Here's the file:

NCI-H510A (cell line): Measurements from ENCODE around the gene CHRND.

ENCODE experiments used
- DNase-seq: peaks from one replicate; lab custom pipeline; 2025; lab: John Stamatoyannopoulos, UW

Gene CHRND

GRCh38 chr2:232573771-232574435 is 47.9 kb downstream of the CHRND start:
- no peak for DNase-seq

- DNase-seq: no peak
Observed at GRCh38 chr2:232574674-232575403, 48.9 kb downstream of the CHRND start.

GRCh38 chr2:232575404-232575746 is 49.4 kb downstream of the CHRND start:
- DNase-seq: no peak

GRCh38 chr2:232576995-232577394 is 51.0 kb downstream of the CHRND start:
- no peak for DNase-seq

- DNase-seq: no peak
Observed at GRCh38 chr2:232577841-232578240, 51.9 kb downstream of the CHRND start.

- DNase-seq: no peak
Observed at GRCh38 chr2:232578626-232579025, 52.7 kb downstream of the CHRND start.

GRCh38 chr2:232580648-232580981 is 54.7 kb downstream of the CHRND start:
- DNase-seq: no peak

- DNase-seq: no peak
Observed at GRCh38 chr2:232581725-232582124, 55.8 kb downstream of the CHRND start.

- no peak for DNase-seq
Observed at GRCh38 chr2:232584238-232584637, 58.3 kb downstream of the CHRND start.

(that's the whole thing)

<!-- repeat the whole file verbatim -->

NCI-H510A (cell line): Measurements from ENCODE around the gene CHRND.

ENCODE experiments used
- DNase-seq: peaks from one replicate; lab custom pipeline; 2025; lab: John Stamatoyannopoulos, UW

Gene CHRND

GRCh38 chr2:232573771-232574435 is 47.9 kb downstream of the CHRND start:
- no peak for DNase-seq

- DNase-seq: no peak
Observed at GRCh38 chr2:232574674-232575403, 48.9 kb downstream of the CHRND start.

GRCh38 chr2:232575404-232575746 is 49.4 kb downstream of the CHRND start:
- DNase-seq: no peak

GRCh38 chr2:232576995-232577394 is 51.0 kb downstream of the CHRND start:
- no peak for DNase-seq

- DNase-seq: no peak
Observed at GRCh38 chr2:232577841-232578240, 51.9 kb downstream of the CHRND start.

- DNase-seq: no peak
Observed at GRCh38 chr2:232578626-232579025, 52.7 kb downstream of the CHRND start.

GRCh38 chr2:232580648-232580981 is 54.7 kb downstream of the CHRND start:
- DNase-seq: no peak

- DNase-seq: no peak
Observed at GRCh38 chr2:232581725-232582124, 55.8 kb downstream of the CHRND start.

- no peak for DNase-seq
Observed at GRCh38 chr2:232584238-232584637, 58.3 kb downstream of the CHRND start.